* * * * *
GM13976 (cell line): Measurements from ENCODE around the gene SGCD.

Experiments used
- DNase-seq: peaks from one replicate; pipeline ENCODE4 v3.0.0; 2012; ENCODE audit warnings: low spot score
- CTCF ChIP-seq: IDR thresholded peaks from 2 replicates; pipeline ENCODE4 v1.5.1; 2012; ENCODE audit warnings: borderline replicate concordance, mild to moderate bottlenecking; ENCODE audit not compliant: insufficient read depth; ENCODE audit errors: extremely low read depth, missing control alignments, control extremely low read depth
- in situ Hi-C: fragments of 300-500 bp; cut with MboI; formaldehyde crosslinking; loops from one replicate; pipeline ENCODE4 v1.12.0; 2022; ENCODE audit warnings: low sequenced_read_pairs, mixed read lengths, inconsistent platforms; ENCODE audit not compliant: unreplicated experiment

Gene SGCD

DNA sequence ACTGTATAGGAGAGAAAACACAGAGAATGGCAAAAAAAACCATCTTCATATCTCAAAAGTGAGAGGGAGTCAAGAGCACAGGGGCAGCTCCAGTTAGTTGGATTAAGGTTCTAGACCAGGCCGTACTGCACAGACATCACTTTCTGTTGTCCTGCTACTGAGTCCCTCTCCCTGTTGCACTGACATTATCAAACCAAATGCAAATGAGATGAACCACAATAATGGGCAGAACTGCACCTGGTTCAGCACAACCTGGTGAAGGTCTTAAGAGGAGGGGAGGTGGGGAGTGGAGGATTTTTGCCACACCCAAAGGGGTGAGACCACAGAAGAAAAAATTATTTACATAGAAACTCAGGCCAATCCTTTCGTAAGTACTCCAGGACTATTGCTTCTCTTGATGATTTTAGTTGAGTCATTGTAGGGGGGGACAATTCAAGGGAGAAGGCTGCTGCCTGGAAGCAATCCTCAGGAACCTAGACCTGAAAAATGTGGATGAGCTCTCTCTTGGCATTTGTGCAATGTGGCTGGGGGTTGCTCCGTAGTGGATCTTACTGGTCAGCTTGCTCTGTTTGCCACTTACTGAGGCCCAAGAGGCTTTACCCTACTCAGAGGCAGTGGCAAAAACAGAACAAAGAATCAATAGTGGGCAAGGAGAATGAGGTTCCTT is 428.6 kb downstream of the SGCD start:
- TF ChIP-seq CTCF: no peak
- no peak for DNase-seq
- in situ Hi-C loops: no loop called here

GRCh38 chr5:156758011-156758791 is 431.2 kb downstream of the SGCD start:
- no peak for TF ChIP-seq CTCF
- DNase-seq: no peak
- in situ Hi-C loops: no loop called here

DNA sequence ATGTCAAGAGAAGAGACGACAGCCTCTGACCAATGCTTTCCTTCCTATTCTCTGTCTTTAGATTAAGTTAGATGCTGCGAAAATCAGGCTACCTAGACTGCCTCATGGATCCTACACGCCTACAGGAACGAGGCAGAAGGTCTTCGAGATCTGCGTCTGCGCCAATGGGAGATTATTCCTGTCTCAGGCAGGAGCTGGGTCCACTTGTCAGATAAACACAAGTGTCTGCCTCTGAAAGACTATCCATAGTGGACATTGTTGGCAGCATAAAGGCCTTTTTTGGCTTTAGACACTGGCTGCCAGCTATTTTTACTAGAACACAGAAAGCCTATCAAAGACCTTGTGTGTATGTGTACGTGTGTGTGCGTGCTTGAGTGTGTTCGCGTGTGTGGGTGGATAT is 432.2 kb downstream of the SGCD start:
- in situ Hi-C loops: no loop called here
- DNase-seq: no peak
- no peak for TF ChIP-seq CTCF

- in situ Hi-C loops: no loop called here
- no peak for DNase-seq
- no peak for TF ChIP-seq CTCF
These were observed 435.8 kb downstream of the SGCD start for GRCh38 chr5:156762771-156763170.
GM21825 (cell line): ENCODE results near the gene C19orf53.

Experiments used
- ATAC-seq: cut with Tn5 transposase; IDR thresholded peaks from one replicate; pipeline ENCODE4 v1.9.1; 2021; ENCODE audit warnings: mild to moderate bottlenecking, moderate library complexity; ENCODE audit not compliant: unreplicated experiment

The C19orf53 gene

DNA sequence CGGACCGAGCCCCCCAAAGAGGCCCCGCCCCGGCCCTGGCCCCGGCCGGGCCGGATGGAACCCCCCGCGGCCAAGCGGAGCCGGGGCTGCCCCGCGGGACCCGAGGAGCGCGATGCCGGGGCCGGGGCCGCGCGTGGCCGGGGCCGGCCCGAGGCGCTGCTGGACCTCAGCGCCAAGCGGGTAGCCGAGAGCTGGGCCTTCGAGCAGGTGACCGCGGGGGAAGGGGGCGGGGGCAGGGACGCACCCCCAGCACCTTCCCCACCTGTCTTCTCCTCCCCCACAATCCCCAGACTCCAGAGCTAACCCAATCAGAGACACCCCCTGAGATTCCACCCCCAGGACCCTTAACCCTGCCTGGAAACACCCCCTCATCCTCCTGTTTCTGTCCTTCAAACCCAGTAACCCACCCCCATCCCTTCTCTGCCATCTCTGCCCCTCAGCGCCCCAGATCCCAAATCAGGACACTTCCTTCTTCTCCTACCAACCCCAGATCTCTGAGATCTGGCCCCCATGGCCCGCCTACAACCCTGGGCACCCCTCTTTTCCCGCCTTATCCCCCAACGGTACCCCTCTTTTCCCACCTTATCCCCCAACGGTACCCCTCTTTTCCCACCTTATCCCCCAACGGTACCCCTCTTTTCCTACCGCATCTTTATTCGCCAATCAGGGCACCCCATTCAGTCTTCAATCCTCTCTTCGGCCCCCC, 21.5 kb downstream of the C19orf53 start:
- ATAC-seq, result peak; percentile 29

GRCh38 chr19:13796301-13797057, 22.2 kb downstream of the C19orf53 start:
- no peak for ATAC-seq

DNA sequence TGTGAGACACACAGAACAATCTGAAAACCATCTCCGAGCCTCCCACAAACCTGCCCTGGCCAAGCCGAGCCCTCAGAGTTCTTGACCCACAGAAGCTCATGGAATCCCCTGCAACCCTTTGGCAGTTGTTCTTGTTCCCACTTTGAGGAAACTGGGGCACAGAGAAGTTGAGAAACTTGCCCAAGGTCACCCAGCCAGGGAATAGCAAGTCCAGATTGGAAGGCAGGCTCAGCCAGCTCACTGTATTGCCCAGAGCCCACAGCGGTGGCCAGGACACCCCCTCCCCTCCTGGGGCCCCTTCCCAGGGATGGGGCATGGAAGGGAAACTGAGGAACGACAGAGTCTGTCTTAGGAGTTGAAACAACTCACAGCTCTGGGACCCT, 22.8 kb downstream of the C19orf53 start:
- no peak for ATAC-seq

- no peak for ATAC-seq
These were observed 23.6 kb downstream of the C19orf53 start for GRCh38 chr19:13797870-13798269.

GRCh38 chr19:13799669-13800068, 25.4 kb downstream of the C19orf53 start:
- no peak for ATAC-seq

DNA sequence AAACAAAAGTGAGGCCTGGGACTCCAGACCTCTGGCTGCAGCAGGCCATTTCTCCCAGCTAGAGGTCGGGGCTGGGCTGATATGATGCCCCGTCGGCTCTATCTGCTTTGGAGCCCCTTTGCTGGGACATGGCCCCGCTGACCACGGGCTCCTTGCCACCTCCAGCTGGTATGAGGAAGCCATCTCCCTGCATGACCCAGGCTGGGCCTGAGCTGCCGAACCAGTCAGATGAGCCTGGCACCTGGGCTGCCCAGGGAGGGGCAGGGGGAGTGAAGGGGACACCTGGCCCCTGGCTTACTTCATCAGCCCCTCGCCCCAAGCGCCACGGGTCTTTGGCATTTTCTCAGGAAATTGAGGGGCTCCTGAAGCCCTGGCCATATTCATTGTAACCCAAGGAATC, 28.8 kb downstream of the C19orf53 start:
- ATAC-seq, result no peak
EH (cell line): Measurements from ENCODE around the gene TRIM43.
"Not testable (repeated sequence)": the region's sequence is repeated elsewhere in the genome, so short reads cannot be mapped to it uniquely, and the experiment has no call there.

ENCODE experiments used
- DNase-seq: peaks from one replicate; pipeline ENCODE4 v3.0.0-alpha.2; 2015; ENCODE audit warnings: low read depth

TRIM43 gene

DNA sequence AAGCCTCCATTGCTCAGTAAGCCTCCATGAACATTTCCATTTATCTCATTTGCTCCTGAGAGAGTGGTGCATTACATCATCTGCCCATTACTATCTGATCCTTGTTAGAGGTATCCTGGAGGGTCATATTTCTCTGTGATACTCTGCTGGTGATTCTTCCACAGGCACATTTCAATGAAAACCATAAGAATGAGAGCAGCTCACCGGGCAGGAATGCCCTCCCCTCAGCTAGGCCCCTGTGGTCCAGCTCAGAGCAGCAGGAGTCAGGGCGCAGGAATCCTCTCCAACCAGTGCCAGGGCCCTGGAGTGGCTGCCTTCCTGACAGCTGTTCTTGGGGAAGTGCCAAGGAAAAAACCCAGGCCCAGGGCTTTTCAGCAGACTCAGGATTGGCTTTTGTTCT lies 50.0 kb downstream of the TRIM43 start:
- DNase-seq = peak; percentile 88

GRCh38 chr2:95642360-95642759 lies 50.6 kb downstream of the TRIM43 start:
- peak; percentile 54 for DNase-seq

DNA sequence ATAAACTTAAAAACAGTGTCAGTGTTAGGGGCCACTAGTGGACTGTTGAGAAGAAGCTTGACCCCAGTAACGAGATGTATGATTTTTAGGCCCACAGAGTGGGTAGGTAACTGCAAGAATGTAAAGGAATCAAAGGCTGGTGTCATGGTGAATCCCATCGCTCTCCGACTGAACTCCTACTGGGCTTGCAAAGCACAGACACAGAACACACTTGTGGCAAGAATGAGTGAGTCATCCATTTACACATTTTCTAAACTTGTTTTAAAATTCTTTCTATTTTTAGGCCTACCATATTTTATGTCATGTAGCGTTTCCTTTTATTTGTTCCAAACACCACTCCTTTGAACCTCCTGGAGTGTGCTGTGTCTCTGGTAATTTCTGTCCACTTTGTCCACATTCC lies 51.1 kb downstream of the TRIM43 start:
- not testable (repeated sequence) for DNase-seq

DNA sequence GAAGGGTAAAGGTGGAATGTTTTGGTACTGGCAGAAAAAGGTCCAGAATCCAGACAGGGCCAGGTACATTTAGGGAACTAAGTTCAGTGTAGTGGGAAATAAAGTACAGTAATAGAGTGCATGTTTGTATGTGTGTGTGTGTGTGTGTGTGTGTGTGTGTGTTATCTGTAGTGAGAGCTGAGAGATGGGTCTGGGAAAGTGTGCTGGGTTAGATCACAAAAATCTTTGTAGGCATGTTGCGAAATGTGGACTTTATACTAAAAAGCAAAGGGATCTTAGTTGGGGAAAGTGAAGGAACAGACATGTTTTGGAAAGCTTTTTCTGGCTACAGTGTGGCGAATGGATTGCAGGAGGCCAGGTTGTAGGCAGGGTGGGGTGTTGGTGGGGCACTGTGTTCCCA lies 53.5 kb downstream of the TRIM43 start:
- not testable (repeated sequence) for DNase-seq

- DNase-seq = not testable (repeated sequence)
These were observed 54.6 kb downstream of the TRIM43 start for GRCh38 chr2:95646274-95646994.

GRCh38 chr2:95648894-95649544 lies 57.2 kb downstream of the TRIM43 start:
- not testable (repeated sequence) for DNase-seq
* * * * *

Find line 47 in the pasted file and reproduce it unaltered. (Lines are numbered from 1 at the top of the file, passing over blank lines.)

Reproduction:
- peak; percentile 54 for DNase-seq